Samsung Electronics has reported its worst quarterly profits in 14 years amid slowing consumer spending and a global microchip glut. The South Korean company, one of the world’s largest makers of memory chips and smartphones, revealed that its operating profit fell to KRW 640 billion and sales dropped 18% to KRW 63.75 trillion. Samsung attributed the decline to a general slowdown in consumer spending, weakened demand for memory chips and falling chip prices.
First-quarter net income fell 86.1% to KRW 1.57 trillion, down 95% from a year earlier, while the company’s chip division reported losses of 4.58 trillion won, its first operating loss since 2009. Samsung blamed the chip losses on “continued price declines and an increased valuation loss… amid weakening sentiment and continued impacts of inventory adjustments by customers caused by prolonged external uncertainties”.
The global economic slowdown has dealt a blow to memory sales, with demand initially rising during the pandemic as consumers bought new computers and smartphones during lockdowns. Samsung expects memory demand to “gradually recover” in the second half of 2023. The firm, however, is not deterred from making bold investments. In March, it unveiled plans to contribute $227 billion over the next two decades to building the world’s largest chip centre in the south of Seoul.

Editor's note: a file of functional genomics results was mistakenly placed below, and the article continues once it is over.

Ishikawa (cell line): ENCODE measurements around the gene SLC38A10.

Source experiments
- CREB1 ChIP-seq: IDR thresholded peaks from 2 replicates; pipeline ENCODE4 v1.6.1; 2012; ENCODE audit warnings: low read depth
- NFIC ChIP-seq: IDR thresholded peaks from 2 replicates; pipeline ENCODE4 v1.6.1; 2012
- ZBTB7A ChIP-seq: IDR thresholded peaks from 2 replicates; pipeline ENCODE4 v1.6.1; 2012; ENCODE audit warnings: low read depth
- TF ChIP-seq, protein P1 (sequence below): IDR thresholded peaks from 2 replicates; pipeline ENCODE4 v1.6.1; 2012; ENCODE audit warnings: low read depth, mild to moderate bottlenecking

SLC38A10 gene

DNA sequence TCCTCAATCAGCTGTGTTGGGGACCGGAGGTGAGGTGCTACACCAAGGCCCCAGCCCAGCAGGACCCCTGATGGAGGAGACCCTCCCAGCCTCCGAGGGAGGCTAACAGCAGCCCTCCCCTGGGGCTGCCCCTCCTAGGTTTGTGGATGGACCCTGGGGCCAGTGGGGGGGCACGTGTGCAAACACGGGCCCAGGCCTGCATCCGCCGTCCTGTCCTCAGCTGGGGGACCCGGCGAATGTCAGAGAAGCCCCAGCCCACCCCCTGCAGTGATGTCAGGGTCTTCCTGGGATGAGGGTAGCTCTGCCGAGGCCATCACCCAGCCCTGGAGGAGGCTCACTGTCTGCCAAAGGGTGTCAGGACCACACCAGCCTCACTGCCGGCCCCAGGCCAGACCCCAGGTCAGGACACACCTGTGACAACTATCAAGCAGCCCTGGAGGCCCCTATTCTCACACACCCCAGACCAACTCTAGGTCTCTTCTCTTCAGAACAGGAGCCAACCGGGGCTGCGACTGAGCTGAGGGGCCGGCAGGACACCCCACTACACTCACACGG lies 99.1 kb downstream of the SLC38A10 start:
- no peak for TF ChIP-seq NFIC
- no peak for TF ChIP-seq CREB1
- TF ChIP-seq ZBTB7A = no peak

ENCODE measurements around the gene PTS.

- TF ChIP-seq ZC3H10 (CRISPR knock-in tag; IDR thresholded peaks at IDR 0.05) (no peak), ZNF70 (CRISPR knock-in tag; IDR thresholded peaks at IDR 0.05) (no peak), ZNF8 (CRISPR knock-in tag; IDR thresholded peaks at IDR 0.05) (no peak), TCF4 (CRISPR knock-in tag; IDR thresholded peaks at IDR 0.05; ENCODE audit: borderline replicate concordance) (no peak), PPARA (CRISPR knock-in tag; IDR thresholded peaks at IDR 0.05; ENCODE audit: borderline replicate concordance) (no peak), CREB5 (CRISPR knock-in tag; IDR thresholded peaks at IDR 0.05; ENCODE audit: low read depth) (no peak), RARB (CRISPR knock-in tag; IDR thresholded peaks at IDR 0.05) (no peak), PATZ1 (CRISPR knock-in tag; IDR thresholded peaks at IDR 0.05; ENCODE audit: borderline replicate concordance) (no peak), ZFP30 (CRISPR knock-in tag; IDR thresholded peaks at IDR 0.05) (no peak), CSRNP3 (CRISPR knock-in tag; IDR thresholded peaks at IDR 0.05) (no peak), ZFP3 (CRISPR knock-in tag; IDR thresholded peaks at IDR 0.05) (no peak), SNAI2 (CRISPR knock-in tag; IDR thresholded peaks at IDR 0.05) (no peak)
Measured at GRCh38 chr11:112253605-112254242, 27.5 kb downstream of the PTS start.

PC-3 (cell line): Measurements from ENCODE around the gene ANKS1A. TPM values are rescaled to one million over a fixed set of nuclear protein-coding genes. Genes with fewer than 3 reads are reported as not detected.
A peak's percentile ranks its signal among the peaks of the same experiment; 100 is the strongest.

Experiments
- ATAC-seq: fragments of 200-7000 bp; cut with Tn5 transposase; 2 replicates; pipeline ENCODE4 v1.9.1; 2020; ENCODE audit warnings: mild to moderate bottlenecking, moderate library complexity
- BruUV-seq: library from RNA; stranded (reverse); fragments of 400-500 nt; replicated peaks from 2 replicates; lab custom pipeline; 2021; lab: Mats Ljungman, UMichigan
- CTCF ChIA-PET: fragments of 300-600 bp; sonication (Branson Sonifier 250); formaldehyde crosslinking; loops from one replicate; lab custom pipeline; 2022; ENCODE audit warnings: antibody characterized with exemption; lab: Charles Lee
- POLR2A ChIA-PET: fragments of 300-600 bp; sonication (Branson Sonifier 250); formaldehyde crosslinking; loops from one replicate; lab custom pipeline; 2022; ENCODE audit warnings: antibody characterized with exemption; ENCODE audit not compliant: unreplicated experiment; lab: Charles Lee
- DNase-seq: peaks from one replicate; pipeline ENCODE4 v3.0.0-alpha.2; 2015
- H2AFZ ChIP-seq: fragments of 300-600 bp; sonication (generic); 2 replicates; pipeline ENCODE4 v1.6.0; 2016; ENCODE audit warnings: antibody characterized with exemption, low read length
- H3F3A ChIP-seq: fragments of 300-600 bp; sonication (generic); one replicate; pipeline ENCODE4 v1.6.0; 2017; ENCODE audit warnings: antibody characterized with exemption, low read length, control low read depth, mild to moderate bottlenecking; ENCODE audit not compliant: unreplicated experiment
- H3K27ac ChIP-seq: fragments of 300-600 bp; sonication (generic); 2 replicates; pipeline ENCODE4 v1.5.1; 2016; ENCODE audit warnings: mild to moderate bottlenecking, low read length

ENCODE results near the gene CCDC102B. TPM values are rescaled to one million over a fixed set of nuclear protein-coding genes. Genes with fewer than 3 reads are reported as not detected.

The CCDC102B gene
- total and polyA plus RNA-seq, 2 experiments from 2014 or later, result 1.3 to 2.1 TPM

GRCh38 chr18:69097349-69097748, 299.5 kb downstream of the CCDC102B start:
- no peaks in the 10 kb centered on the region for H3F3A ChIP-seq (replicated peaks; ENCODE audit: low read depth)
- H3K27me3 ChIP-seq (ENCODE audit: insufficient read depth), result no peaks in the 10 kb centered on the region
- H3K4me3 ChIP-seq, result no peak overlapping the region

Scaling Back Production
Both Samsung and other chipmakers have reduced production to address the oversupply. Earlier this month, Samsung announced plans to scale back memory chip production to a “meaningful” level. South Korean chipmaker SK Hynix and Micron Technology of the United States have also reduced production. Samsung’s “active” efforts to get out of the inventory rut were “positively evaluated” considering its effect on market sentiment and demand for memory chips, according to a report released by Eugene Investment & Futures.
Though the company posted solid sales of its new flagship Galaxy 23 smartphones in the first quarter that helped offset deficits in the chip sector, analysts expect conditions in the April to July period to worsen and even lead to Samsung’s first profit loss since 2008. Even so, the semiconductor industry is highly likely to recover in the second half of the year if cooperation among the chip makers on production cuts goes well, according to industry experts.